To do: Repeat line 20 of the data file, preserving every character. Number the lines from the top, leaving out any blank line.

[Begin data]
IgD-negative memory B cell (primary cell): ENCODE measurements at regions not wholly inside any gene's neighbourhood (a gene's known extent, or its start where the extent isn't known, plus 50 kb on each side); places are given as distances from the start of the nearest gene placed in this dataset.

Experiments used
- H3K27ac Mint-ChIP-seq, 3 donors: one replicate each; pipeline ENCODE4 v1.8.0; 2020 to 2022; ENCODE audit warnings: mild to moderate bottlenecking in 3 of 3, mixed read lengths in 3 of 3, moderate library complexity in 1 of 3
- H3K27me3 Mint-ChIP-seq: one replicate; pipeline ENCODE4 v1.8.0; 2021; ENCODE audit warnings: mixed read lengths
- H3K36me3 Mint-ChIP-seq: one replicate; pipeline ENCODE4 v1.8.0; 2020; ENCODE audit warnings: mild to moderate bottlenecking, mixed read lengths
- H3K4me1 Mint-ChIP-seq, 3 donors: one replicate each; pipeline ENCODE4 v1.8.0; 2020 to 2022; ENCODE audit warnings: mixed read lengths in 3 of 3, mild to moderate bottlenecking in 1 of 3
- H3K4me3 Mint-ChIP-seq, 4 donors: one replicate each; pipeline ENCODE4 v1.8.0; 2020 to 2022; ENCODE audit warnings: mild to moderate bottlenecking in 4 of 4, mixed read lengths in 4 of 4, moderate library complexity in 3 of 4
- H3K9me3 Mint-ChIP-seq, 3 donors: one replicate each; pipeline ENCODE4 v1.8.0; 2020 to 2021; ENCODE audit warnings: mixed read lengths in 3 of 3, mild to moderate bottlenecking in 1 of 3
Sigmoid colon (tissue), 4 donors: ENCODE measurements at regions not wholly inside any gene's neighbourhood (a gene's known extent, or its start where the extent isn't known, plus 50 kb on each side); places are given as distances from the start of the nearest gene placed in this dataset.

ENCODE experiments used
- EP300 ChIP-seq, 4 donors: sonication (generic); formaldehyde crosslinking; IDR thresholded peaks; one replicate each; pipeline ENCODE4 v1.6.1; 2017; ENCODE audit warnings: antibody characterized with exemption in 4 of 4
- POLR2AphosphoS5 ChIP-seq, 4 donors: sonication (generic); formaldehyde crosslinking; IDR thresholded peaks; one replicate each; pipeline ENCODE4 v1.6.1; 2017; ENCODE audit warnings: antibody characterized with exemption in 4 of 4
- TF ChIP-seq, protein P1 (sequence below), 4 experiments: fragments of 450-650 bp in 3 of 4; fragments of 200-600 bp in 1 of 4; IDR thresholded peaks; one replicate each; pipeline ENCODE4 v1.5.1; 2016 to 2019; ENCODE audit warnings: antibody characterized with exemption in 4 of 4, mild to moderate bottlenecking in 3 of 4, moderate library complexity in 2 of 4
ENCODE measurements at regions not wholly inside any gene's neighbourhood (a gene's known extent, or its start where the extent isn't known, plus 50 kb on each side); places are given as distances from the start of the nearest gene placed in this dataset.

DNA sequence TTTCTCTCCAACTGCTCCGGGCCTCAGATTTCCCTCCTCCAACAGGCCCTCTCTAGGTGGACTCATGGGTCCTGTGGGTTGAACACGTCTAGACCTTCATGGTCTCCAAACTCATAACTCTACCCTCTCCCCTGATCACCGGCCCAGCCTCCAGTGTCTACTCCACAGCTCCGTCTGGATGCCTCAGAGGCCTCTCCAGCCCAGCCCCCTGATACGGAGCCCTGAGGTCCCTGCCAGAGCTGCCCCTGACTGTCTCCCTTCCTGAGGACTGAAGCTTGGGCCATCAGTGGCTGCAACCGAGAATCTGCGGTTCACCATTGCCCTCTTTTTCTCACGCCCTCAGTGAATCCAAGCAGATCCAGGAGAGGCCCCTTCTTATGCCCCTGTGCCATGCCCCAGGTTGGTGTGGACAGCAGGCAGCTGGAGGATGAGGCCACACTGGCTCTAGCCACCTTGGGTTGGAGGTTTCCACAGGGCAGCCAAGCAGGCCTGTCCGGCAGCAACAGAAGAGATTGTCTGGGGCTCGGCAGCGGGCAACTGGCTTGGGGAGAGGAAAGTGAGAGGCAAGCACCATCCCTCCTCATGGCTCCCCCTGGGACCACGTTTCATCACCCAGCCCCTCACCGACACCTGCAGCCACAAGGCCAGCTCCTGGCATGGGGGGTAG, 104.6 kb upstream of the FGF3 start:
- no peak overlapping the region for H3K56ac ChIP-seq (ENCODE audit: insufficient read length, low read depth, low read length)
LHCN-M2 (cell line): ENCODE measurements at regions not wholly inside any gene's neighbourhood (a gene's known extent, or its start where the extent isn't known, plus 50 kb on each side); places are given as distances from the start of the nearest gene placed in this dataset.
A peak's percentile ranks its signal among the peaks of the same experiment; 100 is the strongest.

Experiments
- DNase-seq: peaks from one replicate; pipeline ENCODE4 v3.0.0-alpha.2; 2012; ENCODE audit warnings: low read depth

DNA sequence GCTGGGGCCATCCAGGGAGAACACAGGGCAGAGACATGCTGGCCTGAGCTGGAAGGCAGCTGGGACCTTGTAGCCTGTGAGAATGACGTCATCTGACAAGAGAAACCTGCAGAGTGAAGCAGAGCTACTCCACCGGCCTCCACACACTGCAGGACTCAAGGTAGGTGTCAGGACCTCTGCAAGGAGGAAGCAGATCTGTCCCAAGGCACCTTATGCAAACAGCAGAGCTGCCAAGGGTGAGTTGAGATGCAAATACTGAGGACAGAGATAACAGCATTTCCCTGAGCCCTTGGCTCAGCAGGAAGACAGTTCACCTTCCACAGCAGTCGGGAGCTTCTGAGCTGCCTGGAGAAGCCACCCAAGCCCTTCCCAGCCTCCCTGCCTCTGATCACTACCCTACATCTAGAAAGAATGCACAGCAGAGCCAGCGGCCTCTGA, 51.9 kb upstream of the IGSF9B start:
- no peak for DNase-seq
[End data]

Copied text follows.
- DNase-seq: peaks from one replicate; pipeline ENCODE4 v3.0.0-alpha.2; 2012; ENCODE audit warnings: low read depth